What to Know Before Donating to A Charity in Arkansas?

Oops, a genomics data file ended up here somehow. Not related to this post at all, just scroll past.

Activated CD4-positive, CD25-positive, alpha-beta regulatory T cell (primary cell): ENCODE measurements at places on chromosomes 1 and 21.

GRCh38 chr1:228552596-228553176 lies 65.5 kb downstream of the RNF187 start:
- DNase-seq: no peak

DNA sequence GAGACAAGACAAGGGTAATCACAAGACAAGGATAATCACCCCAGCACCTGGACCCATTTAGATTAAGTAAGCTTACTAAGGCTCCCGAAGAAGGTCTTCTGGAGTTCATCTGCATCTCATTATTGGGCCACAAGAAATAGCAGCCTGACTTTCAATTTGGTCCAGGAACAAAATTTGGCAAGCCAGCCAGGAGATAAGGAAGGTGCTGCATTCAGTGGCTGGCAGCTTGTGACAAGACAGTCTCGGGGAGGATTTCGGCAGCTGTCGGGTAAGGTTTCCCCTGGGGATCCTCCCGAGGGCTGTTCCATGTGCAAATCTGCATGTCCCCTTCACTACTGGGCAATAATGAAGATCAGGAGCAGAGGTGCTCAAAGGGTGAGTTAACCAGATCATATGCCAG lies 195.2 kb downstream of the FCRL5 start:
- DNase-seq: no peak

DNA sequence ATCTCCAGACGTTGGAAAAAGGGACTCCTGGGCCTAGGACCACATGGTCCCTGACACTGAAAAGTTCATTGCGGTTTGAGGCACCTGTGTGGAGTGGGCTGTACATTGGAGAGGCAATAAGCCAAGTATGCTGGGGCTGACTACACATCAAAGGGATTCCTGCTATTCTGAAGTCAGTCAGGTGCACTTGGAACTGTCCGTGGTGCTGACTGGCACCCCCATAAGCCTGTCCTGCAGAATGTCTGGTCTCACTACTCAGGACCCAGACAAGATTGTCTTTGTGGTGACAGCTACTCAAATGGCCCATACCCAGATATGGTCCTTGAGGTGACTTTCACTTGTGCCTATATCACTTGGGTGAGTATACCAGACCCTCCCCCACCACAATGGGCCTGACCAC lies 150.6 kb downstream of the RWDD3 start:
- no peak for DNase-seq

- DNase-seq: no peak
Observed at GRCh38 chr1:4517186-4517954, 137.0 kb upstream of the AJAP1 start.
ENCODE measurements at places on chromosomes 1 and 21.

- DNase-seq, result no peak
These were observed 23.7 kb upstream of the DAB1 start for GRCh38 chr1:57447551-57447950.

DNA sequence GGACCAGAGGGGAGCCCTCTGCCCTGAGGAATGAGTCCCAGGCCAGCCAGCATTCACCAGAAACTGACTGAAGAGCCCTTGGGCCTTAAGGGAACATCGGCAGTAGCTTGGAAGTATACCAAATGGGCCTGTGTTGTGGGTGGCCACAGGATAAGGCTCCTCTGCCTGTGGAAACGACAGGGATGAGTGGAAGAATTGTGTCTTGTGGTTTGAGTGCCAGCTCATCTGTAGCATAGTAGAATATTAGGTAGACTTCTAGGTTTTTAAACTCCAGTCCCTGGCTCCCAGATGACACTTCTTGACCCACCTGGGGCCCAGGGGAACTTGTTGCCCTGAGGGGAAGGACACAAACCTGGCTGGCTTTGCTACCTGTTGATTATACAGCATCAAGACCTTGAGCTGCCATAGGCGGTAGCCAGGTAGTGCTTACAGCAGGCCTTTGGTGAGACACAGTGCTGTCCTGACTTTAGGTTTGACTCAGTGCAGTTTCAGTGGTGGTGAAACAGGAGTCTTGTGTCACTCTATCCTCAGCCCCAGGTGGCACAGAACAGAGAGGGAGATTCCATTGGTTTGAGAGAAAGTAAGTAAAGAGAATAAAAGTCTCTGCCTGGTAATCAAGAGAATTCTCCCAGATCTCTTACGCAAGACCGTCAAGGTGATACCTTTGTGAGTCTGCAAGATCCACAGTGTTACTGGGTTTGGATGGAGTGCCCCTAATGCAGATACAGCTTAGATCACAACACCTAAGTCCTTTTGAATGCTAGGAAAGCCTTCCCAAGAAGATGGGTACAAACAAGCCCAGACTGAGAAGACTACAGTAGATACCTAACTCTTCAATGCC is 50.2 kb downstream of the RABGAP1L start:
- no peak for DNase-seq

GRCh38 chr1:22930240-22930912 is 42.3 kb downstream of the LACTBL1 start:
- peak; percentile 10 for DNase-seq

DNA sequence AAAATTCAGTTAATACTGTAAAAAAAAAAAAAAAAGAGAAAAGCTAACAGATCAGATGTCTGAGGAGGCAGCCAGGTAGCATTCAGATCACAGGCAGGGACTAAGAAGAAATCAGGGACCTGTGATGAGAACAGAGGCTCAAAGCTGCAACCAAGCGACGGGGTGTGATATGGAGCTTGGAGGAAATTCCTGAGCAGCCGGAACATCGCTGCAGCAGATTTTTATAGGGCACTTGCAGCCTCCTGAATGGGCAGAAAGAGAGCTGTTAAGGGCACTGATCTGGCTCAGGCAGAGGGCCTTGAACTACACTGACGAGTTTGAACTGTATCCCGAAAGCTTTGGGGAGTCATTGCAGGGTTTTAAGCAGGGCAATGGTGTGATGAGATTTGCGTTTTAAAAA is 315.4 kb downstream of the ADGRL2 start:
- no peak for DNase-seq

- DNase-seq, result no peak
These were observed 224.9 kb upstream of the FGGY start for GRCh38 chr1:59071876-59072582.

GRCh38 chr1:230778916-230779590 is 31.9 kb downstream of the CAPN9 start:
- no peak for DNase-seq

Arkansas (/ˈɑːrkənsɔː/ AR-kən-saw) is a landlocked country in the southern United States. It borders Missouri to the north, Tennessee and Mississippi to the east, Louisiana to the south, and Texas and Oklahoma to the west. Their name comes from the Osage language, a Dhegiha-Siouan language, and refers to their relatives, the Quapaw people. The state's diverse geography extends from the mountainous regions of the Ozark and Ouachita Mountains that make up the interior highlands of the United States, to the densely forested southern areas known as the Arkansas Timberlands, to the eastern lowlands along the Mississippi River and the Arkansas Delta. . Arkansas is the 29th largest state by area and the 34th most populous state with a population of just over 3 million as of the 2020 census. The capital and most populous city is Little Rock in the central part of the state, center of transport, business, culture and government. The northwest corner of the state, including the Fayetteville-Springdale-Rogers and Fort Smith metropolitan areas, is a center of population, education, and business. The largest city in the eastern part of the state is Jonesboro. The largest city in the southeastern state is Pine Bluff. The Arkansas Territory, formerly part of French Louisiana and the Louisiana Purchase, was admitted to the union as the 25th state on June 15, 1836. Much of the delta had been opened to cotton plantations, and landowners relied heavily on part on enslaved African Americans. Work. In 1861, Arkansas seceded from the United States and joined the Confederate States of America in the American Civil War. After its return to the Union in 1868, Arkansas continued to suffer economic problems due to its overreliance on the large-scale plantation economy. Cotton remained the staple and the cotton market declined. As farmers and entrepreneurs did not diversify and little industrial investment was made, the state lagged behind in economic opportunities. In the late 19th century, the state enacted various Jim Crow statutes to disenfranchise and marginalize the African American population. During the civil rights movement of the 1950s and 1960s, Arkansas and Little Rock in particular were important locations for school integration efforts. White interests dominated politics in Arkansas, with the disenfranchisement of African Americans and refusal to redeploy the legislature. It wasn't until the passage of the civil rights movement and federal legislation that more African Americans were able to vote. The Supreme Court struck down rural government in the South and other states that had refused to reorganize their state legislatures or maintained rules based on geographic districts. In a series of cases in the 1960s, at the height of civil rights activity, the Warren Court invoked the "one person, one vote" principle to enforce the equality clause in the Constitution and rule that states should expand the population of their legislatures. should be organized according to approximately equal districts, and that these should be redefined, if necessary, after the census of each decade. After World War II in the 1940s, Arkansas began to diversify its economy and experience prosperity. In the 1960s, the state became home to the Bentonville-based Walmart Corporation, the top-earning company in the world. In the 21st century, Arkansas's economy is based on service industries, aviation, poultry, steel, and tourism, as well as major commodities such as cotton, soybeans, corn, and rice. Arkansas culture can be seen in museums, theaters, soap operas, television programs, restaurants and gymnasiums throughout the state. Notable figures in the state include politician and education activist William Fulbright; former President Bill Clinton, who was also the 40th and 42nd governor of Arkansas; General Wesley Clark, former Supreme Allied Commander of NATO; Walmart founder and mogul Sam Walton; songwriters Johnny Cash, Charlie Rich, Jimmy Driftwood and Glen Campbell; actor and director Billy Bob Thornton; the poet C. D. is right; physicist William L. McMillan, a pioneer in superconducting research; poetry prize winner Maya Angelou; Douglas MacArthur; musician Al Green; actor Alan Ladd; basketball player Scottie Pippen; singer Ne-Yo; Chelsea Clinton; actress Sheryl Underwood; and author John Grisham.

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